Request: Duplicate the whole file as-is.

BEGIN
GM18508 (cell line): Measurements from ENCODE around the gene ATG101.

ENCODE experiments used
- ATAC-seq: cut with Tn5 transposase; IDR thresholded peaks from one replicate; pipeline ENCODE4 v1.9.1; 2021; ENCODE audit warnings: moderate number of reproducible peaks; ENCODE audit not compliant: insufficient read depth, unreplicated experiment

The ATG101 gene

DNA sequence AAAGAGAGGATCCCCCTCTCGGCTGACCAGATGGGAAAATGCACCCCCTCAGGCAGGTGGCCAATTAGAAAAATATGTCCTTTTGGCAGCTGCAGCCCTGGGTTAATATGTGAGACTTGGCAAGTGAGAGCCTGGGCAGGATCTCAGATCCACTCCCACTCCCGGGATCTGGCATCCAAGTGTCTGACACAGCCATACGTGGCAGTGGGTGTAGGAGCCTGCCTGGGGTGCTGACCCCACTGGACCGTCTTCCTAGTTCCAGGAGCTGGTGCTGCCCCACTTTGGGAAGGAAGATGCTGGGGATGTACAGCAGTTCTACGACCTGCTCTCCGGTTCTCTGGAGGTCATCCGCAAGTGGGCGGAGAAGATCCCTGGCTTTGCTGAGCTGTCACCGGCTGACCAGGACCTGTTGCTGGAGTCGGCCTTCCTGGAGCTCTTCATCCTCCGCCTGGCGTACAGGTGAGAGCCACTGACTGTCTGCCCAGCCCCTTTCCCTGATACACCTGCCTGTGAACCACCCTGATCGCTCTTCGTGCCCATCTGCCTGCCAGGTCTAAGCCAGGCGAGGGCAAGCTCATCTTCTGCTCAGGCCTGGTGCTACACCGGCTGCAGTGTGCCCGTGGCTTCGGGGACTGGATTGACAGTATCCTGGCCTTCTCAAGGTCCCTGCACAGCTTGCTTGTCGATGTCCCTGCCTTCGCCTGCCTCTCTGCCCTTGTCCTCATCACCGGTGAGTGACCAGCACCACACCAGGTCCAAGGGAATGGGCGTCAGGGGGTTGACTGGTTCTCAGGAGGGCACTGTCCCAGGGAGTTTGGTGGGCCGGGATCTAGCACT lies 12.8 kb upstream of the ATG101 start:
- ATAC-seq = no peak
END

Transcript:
GM18508 (cell line): Measurements from ENCODE around the gene ATG101.

ENCODE experiments used
- ATAC-seq: cut with Tn5 transposase; IDR thresholded peaks from one replicate; pipeline ENCODE4 v1.9.1; 2021; ENCODE audit warnings: moderate number of reproducible peaks; ENCODE audit not compliant: insufficient read depth, unreplicated experiment

The ATG101 gene

DNA sequence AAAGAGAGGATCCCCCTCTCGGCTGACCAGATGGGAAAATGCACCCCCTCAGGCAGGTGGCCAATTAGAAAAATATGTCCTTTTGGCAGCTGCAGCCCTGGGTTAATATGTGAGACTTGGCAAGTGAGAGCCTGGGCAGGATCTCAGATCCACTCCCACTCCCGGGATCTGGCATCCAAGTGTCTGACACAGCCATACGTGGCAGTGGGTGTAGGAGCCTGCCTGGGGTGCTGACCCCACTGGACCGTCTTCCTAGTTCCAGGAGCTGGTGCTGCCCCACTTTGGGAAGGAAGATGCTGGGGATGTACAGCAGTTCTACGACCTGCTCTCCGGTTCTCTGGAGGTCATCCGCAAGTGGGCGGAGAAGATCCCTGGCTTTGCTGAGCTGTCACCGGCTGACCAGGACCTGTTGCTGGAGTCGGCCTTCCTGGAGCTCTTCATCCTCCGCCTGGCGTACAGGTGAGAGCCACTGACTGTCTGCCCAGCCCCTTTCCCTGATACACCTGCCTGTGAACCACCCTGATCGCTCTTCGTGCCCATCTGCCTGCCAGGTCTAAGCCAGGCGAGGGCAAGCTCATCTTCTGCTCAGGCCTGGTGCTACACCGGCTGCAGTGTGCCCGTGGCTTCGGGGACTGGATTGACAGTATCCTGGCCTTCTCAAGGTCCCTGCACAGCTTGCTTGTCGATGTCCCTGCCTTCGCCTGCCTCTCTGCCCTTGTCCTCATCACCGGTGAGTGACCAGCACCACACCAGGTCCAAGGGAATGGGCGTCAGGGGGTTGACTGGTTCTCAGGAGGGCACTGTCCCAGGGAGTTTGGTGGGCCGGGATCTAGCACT lies 12.8 kb upstream of the ATG101 start:
- ATAC-seq = no peak